By: Denise M. Gardner

If you are a wine producer in the northern hemisphere, harvest may feel quite far away.  However, given that it is now the month of July, it will be here before we all know it.

Harvest season is just around the corner! Photo by: Denise M. Gardner

The month of July is a great time to start preparing a few essential pre-harvest tasks including getting a bottling schedule ready, especially if bottling operations have not yet begun, and ordering harvest supplies.   This blog post will focus on these two tasks.

Prepare and Enact a Bottling Schedule

New grapes are about to flood your winery with juice and future wine.  Now is the time to review inventory within the cellar and determine what has to be moved and what has to be bottled before harvest begins.

Freeing up previous years’ inventory by moving it into bottle will free up tank, barrel and storage space for this year’s incoming fruit.  It makes for a much easier transition if all of the wines that need bottling are bottled before harvest season starts.  Bottling during harvest is not only chaotic, but it tires employees, pulls resources from the incoming product, and may lead to harvest decisions that may be regretted later.

Always make sure to get bottled wines properly stored and away from any “wet areas” on the production floor.  If possible, bottled wines should have a separated storage area within an ideal environment that is physically separated from production.  From there, stored wines can be moved into retail space when needed.

For more information on how to get wines prepared for bottling, please visit our previous posts:

Bottling comes with its own set of challenges and risks, but several analytical tests can help put a winemaker’s mind to ease regarding bottle stability. Photo by: Denise M. Gardner

Ordering Fermentation and Lab Supplies

Many suppliers and wine labs offer free shipping in July, which can especially be useful for wineries that are not geographically close to a winery supply store-front.  Planning ahead and determining what fermentation supplies will be needed in August, could save extra money.  Not to mention, having supplies on hand during the busy processing season can be a big stress relief.

Winemakers should also take the time to look at new fermentation products and assess the previous year’s needs in order to adequately supply for the up-and-coming harvest.  Keeping an annual inventory of purchases can be helpful to isolate regular needs.

Things to consider purchasing include:

  • Yeast
  • Fermentation Nutrients
  • Malolactic Bacteria
  • Enzymes
  • Yeast Hulls
  • Salts for Acid Adjustments
  • Tannins
  • Pectic Gums and/or Inactivated Yeast Products
  • Fining Agents
  • Oak Alternatives or Barrels
  • Sanitizing Agents

While new yeasts are released frequently, being constructive about the production’s fermentation needs can help isolate what yeasts are needed for the upcoming harvest.  I typically recommend that all vintners have at least 5 strains on hand for harvest: 2 reliable strains that will get through primary fermentation with little hassle, 1 strain that can be relied upon for sluggish or stuck fermentations, and 2 strains for specialty needs (e.g., sparkling or fruit wine/hard cider production) or experimental use.

Select and purchase your yeast strains in July to take advantage of free-shipping promotions.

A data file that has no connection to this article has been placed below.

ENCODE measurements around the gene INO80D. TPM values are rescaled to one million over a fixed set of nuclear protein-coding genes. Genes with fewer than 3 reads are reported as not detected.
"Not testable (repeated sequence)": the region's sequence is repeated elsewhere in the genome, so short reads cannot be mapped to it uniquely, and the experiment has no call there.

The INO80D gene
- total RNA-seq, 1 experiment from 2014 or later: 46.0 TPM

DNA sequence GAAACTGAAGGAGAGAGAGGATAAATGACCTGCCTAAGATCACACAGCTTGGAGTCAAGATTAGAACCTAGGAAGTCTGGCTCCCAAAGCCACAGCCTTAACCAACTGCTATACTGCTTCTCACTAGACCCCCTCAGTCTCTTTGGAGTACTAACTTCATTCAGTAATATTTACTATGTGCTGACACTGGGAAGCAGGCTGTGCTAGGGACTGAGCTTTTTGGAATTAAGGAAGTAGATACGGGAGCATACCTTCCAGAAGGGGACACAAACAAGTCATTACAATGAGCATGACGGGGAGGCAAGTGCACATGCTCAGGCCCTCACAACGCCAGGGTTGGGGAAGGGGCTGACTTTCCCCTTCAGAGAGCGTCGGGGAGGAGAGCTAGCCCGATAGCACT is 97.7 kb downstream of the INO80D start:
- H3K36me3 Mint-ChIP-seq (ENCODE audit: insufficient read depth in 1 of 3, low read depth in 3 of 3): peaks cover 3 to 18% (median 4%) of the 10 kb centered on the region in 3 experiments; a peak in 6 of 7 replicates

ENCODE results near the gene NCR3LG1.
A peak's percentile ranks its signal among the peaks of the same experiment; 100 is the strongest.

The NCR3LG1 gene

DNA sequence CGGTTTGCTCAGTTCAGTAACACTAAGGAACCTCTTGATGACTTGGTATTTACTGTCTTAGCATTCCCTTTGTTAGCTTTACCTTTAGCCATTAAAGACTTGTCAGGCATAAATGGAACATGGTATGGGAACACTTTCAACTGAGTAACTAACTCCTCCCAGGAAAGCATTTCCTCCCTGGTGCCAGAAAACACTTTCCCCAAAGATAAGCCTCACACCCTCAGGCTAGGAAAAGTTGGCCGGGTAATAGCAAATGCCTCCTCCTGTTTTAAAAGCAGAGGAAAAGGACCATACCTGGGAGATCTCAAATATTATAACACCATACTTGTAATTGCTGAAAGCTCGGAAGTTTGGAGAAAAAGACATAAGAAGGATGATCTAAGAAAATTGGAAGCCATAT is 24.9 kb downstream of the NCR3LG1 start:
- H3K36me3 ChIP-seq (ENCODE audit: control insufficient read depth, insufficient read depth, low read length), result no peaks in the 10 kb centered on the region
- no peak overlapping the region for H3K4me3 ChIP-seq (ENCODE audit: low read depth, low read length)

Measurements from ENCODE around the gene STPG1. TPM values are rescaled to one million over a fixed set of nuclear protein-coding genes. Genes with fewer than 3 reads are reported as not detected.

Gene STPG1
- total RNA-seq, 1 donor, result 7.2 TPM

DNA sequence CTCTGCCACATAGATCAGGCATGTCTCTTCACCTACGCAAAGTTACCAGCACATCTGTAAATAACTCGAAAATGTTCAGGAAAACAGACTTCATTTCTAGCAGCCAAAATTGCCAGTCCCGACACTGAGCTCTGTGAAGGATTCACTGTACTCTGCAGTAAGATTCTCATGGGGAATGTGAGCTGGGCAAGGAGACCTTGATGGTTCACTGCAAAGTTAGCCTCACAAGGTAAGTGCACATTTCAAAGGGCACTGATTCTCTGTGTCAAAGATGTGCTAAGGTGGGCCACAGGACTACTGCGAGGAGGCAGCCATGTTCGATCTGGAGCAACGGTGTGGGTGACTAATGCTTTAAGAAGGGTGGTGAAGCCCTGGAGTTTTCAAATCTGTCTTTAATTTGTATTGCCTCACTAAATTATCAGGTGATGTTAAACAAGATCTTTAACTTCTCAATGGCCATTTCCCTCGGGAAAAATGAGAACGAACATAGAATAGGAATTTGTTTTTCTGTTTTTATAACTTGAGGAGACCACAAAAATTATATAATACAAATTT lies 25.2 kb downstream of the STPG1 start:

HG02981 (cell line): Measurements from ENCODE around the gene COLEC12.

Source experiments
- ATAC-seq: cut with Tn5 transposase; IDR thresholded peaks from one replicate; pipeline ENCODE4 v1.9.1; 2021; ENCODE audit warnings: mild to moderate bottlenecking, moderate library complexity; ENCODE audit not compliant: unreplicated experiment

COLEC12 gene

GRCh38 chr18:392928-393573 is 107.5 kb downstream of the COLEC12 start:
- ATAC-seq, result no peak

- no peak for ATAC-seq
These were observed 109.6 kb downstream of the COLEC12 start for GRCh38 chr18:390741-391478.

Fermentation nutrients should be a must-have for all wineries to help minimize the risk of hydrogen sulfide.  Always double check nutrient requirements for yeast strains purchased.  In general, wineries will need hydration nutrients (e.g., GoFerm), complex nutrients (e.g., Fermaid K), and diammonium phosphate (DAP).

For more information on why YAN is important and how yeasts utilize nitrogen during primary fermentation, please visit the following blog posts:

If you need further step-by-step instructions on how to determine adequate nutrient additions during primary fermentation, please visit our Penn State Extension fact sheet: Wine Made Easy Nutrient Management during Fermentation

Sometimes hydrogen sulfide will arise in a wine by the time primary fermentation ends despite all preventative care.  Making sure there are adequate supplies on hand, such as copper sulfate and PVI/PVP can save time in the future.  Also make plans for ways that the production can reserve fresh lees.  PVI/PVP is a fining agent that can help reduce metals like residual copper, but fresh lees will also help reduce the perception of hydrogen sulfide aroma/flavor and residual copper in the wine.  Having a plan for retaining and storing lees during harvest season can save time during challenging situations that develop through the end of harvest and into the winter’s storage season.  A fact sheet on copper screens and addition trials can be found at the Penn State Extension fact sheet: Wine Made Easy Sulfur-Based Off-Odors in Wine.

I also like to make sure we have supplies on hand in case of heavy disease pressure come harvest.  This includes things like Lysozyme, beta-gluconase, pectinase or other clarification enzymes, and fermentation tannins.  Lysozyme can help reduce lactic acid bacteria levels while beta-gluconase can assist clarification problems associated with Botrysized wines.  For further information on how to manage high-disease pressured fruit, please visit the Penn State Extension website on Fermenting with Botrytis or Managing Sour Rot in the Cellar.

Double check the storage requirements for all materials purchased before and after the product is opened.   It’s important to store all of those supplies in the winery properly as it will ensure their efficacy by the time the product is needed.